Elysium might not be an original story, or even deal with original ideas – hell, the “everyone is equal” narrative has been nearly done to death in sci-fi over the years – but thanks to the definite style and sense of reality Blomkamp gives this film, it certainly feels a little fresher than it should. The film is broad in scope, yet feels rather intimate in nature due to a relatively smallish cast of major players, all of whom deliver above and beyond for this film. But the story, the characters in the story, supersede the flashy visual effects (and they are flashy in parts) and Blomkamp’s script engages the viewer and puts us right at ground zero for the battle over humanity. The balance Blomkamp is able to give his story, with the demands of character and complementary action sequences, is impeccable, nearly faultless – none of the characters in this story are without some kind of background, some kind of weight to their motivations, which could easily have been lost amongst the aforementioned flashy visuals, which only makes Elysium all that more engaging. We’re with Max as he is irradiated and left to die, we’re with Delacort as she tries to protect Elysium from what she sees as human trash trying to upset her precious world (this isn’t to say I agree with her, but Blomkamp makes her motivations clear), and we’re with the Earth-bound rebels fighting to give us all a chance to live in peace; Elysium is a film which delivers the human aspect of the scenario with precision, free from saccharine pandering and obviousness, and while the story does have some moments of cliche – nay, genre convention – there’s enough going on here to overlook some familiarity.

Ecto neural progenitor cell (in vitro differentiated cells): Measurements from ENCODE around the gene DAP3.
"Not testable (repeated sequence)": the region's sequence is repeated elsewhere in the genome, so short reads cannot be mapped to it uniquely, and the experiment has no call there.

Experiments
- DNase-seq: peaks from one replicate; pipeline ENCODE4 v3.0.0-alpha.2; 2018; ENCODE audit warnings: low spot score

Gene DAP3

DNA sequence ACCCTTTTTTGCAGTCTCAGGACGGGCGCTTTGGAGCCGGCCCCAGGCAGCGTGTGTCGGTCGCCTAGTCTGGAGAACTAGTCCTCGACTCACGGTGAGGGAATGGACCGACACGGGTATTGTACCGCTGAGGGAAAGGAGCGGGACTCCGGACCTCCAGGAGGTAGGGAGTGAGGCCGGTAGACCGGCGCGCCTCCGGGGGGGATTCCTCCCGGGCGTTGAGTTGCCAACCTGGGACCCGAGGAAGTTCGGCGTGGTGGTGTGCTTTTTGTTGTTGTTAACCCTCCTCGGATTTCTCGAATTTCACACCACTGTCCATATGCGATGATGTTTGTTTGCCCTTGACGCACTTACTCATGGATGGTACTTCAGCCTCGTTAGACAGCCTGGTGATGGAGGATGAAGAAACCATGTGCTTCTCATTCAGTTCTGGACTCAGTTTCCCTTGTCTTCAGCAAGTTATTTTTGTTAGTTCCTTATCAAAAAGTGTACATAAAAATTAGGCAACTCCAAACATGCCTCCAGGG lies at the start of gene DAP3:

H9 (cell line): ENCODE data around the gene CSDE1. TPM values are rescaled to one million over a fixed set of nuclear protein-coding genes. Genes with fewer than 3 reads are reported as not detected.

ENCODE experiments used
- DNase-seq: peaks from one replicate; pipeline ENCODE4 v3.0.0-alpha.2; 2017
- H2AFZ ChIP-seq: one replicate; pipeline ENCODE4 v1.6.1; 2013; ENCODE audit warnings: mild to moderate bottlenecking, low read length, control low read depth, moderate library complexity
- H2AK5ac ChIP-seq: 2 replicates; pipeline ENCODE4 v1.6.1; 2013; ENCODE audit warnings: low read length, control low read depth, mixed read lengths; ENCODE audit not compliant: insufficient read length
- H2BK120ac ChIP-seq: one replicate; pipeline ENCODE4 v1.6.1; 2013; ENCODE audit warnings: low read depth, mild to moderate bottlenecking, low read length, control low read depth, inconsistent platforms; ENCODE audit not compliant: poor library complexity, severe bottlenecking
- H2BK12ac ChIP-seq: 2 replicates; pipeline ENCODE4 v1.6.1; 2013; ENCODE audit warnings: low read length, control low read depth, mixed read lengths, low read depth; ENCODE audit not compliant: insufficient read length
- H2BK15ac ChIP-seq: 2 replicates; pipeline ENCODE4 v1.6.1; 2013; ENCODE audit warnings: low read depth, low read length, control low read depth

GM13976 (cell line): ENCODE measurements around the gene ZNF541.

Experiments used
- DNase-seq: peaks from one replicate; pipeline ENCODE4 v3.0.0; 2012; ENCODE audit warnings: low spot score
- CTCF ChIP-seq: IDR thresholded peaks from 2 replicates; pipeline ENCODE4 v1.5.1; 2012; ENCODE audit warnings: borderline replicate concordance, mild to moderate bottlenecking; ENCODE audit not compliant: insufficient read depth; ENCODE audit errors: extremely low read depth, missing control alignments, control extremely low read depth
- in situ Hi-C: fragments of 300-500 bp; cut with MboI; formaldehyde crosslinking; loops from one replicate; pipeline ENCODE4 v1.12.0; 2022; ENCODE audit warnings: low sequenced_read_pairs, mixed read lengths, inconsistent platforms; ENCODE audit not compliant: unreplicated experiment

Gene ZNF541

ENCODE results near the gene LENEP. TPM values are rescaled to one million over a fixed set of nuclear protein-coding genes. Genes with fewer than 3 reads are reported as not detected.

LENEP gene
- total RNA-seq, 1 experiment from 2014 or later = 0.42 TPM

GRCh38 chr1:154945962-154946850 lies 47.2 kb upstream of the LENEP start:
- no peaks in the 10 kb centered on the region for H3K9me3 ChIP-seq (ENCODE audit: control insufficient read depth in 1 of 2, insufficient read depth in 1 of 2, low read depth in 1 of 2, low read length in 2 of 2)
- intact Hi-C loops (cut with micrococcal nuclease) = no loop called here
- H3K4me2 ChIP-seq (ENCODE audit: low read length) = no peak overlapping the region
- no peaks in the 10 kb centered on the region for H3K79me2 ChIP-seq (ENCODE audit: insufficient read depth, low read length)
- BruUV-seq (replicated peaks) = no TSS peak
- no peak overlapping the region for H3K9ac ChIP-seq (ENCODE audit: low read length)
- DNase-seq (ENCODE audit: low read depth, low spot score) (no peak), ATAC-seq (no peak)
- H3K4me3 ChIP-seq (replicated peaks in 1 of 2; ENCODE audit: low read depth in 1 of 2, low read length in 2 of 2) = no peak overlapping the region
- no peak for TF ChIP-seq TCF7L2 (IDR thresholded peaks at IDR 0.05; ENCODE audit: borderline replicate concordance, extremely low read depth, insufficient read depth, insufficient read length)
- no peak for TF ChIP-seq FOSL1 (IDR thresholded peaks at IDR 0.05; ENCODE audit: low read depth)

Matt Damon, as Max, is a typical blue-collar bum, an ex-con trying to make a life for himself. You just know how that’s gonna turn out, though. Damon, an actor I’ve always though to be better than he often is in most films, provides solid leading material, his desperation to survive, mixed with his dedication to making a change for the better is the very center of Max’s soul, and I think he nails it. Alice Braga, as Frey, has her own arc – her daughter’s life – and she’s eminently commendable for providing a strong female voice amongst all the sci-fi goings on. Jodie Foster, herself a female voice but a very weirdly accented one, is suitably menacing and abhorrent as Delacort, although I did think of all the characters in the film, hers was the least accessible in terms of motivation. Sharlto Copley’s Kruger is a pure psychopath, loving nothing better than to inflict pain and death (and he does it well), with Copley’s natural South African accent making him seem all that more horrific as a human being. Supporting cast in Diego Luna, as one of Max’s friends, and Wagner Moura, as local rebel leader-slash-criminal, Spider, provide solid backup.